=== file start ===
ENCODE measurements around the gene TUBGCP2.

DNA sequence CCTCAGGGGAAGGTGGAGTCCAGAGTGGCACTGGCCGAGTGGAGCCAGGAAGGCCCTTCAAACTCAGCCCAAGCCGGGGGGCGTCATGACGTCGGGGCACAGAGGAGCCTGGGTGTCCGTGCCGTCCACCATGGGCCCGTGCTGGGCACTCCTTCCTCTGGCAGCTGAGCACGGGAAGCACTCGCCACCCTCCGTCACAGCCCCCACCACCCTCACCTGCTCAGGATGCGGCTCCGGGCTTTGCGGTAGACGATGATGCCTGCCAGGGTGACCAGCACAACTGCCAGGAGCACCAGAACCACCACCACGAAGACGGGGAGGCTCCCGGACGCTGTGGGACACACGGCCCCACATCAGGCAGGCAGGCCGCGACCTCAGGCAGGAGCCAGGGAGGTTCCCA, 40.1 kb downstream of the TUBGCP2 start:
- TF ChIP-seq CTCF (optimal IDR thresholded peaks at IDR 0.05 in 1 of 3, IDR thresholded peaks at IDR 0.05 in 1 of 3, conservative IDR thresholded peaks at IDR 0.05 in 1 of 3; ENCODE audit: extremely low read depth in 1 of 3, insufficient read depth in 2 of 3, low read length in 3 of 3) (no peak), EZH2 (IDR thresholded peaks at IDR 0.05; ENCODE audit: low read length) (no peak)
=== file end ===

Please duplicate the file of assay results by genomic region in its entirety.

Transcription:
ENCODE measurements around the gene TUBGCP2.

DNA sequence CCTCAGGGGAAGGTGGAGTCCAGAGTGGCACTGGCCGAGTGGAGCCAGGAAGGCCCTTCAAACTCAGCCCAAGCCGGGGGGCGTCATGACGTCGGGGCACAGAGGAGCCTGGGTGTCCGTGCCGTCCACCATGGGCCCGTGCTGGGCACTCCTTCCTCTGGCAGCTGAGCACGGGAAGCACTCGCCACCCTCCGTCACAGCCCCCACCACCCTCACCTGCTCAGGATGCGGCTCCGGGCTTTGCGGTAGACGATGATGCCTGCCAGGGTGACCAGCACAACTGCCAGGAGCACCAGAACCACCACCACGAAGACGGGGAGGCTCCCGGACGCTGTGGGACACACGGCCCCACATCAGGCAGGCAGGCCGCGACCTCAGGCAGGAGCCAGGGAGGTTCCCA, 40.1 kb downstream of the TUBGCP2 start:
- TF ChIP-seq CTCF (optimal IDR thresholded peaks at IDR 0.05 in 1 of 3, IDR thresholded peaks at IDR 0.05 in 1 of 3, conservative IDR thresholded peaks at IDR 0.05 in 1 of 3; ENCODE audit: extremely low read depth in 1 of 3, insufficient read depth in 2 of 3, low read length in 3 of 3) (no peak), EZH2 (IDR thresholded peaks at IDR 0.05; ENCODE audit: low read length) (no peak)